If you make a set of frames that have less than 256 unique colors per frame, then, the palettes themselves, separated from the vectors, are an important part of the art to convey. If you save all the frames as 4 or 5, you have no separation from the vectors and the palettes. How do you get the original palettes back?
    I think I see your point, and it could be that Laserboy used the "Palette" concept in a way that, I would say in general, modern systems don't. (Not meant in any way to be a slam -- just an observation.)

    I guess the palette concept might come in handy for, what we might call, "old school" color cycling. Like for example, Steve Gibson (old friend, famous Windows software writer and, more recently, security consultant) created a Windows Screen Saver long ago named "Chroma Zone" that did color palette rotations as part of it's beauty. It was accepted as "cool", but... I think people have really just gotten away from color indexes and palette rotations.

    Anyway, let me take a close look at one thing you wrote, and then respond to it. You raise the question "how you get the original palette *back*". That makes the assumption that there was a palette in the first place, and this most certainly would not be the case with LD/QM32, LD2000, or LAStudio, and also not with other newer systems of which I am aware.

    If LD2000 created a Format 2/Format 0 frame, what would happen is that it would create a palette in the order that the colors were encountered in the frame. I don't think this would quite be what you have in mind by "getting the palette back". If it did, then you could use the same technique to manually build a palette with Format 4/5 frames.

    In reading your comments and thinking about how you might be using palettes in LaserBoy, one idea that I have is this: You could "back the palette out" using the technique mentioned above (like, just collect colors in the order they are encountered in a Format 4 file) and then do some kind of automatic re-arranging based on some kind of logic (hue, saturation, etc.). Maybe that's a way to have your cake and eat it too?


    Quote Originally Posted by James Lehman View Post
    I understand why formats 4 & 5 exist. But should they really be called .ild?
    The original idea was to call them "ILDA 24" or "ILD24" or something like that. It is discussed in the (grrr... still unpublished...) ILDA file format document...

    Quote Originally Posted by James Lehman View Post
    And, if formats 2 & 3 were implemented instead, then why would we need 4 & 5?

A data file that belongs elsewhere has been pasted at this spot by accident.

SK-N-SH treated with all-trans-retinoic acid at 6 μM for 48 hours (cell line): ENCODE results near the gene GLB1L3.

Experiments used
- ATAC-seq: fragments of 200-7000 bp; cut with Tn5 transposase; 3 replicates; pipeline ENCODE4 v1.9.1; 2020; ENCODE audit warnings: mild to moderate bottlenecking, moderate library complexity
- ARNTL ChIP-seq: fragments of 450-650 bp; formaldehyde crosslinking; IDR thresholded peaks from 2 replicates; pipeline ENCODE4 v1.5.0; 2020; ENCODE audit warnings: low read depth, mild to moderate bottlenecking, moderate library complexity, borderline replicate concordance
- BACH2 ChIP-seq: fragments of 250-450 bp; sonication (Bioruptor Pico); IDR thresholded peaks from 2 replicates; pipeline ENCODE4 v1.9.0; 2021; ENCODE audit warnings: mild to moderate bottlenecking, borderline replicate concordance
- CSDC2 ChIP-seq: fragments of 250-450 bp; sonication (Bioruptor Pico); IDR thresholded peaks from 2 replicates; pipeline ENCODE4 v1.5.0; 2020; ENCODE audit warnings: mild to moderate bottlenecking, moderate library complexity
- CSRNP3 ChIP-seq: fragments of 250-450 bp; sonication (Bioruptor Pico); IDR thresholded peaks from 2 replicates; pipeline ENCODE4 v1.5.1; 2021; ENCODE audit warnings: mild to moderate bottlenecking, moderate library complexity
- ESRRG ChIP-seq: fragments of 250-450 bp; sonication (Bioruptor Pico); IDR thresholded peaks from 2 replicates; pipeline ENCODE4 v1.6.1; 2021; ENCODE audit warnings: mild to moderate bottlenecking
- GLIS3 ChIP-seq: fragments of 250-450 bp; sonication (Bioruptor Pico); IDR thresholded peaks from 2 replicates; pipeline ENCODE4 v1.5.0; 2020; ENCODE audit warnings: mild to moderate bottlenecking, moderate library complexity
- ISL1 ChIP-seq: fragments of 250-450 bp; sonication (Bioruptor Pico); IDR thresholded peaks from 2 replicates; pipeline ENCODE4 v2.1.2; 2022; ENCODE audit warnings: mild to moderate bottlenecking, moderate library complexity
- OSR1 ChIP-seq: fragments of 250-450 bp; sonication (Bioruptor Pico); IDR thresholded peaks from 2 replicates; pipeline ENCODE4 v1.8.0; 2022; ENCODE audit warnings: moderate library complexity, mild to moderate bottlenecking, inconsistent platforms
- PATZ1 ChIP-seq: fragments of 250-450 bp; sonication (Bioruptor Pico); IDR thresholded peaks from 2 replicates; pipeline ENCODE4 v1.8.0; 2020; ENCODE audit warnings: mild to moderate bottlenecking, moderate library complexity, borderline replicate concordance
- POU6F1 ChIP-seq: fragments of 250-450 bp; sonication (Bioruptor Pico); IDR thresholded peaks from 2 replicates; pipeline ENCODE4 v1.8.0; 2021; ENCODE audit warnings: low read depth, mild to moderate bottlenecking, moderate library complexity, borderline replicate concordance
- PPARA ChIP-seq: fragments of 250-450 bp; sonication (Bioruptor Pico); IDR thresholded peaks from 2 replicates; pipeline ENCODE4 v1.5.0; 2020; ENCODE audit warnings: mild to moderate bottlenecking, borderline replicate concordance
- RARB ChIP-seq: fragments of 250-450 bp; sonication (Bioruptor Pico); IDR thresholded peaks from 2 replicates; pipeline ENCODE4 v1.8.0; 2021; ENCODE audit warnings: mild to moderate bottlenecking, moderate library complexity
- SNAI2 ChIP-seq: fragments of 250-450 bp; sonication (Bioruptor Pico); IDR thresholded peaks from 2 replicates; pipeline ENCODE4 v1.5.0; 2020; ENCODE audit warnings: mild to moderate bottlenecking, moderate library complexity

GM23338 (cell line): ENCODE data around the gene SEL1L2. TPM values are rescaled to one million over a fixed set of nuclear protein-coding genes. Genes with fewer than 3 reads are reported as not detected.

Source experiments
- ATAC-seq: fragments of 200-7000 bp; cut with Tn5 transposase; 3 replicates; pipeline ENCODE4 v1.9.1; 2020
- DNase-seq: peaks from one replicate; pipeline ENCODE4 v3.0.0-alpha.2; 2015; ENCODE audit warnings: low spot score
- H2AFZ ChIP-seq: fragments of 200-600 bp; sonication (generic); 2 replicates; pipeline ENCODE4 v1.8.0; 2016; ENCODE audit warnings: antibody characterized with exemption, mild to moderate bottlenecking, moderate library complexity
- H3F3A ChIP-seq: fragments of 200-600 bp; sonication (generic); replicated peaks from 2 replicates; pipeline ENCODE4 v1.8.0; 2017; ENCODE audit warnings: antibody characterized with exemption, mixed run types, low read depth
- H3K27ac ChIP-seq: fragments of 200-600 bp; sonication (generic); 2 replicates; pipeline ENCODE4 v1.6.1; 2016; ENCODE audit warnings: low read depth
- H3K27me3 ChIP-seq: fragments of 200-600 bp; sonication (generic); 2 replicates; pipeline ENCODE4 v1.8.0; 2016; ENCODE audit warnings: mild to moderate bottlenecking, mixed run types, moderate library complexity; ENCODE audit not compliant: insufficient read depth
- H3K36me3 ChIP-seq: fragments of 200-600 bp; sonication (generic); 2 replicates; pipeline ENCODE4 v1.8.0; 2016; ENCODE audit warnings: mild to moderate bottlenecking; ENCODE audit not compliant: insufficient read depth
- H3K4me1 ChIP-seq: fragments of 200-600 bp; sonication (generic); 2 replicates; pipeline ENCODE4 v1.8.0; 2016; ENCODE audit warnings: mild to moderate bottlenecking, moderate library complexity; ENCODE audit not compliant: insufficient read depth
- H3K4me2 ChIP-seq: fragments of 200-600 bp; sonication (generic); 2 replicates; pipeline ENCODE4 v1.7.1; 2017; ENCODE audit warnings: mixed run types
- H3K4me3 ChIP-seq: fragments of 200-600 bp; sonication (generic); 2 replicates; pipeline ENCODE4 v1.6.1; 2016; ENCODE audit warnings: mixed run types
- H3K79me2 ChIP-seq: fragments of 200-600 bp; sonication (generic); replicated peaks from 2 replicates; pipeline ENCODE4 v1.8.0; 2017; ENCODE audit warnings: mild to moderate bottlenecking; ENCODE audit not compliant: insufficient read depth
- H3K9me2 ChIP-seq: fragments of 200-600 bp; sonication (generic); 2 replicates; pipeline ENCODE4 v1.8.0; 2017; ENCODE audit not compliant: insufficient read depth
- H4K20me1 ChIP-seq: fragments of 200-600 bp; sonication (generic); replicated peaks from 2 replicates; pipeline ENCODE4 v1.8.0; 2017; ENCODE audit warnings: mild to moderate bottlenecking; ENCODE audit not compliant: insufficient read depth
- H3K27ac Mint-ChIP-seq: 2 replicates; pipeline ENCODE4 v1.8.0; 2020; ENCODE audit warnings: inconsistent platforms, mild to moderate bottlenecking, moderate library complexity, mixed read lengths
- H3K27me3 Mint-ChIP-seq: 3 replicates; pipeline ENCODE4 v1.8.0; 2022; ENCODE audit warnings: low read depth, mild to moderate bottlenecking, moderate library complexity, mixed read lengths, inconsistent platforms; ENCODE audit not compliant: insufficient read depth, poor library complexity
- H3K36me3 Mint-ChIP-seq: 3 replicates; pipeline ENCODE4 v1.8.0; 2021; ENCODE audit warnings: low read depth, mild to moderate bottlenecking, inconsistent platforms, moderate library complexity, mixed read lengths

Well, remember, Format 4 and 5 came before 3 (see bit-encoding above). The only reason why Format 3 was suggested was -- Egos. Someone's ego got involved because other people had come up with an idea of doing 24-bit color using the Format 4/5 method, and thus, someone wanted to assert themselves (in the same way that someone asserted themselves to get those four lines added to the ILDA test pattern...).

    I think I am starting to see your point James. Maybe you are so upset about "palettes being removed" because you use them in a way that many modern systems don't use them any more. (Again, the word "modern" not used as a slam, but just to illustrate the point. As a testament, Chroma Zone was discontinued after Windows 95...)

    It could be that you derive benefit from this "palettes concept" in a way that modern systems can't (like how Chroma Zone creates some cool effects that, possibly, can't be duplicated any other way).

    I might be seeing your point, but I hope that you can start to see things from my perspective too, insomuch that, to the best ability for me to tell, systems made over the last 10 years don't use palettes. And so even if they were to save a frame file in Format 2/0 or Format 3/0, and you load them, you probably wouldn't get what you think you would (if you assume that all systems use palettes).

    So, thinking about this and putting this together, my suggestion is to see if you could "have your cake and eat it too", insomuch as coming up with a clever way of, essentially, reconstructing palette data from frames that didn't have palettes to begin with. If you do that, then you would have something really special.

    And I can tell you -- Pangolin won't be doing anything like this, so it would be your own little trick . We don't like palettes and, as cool and unique as Chroma Zone is, we would rather do things our own way.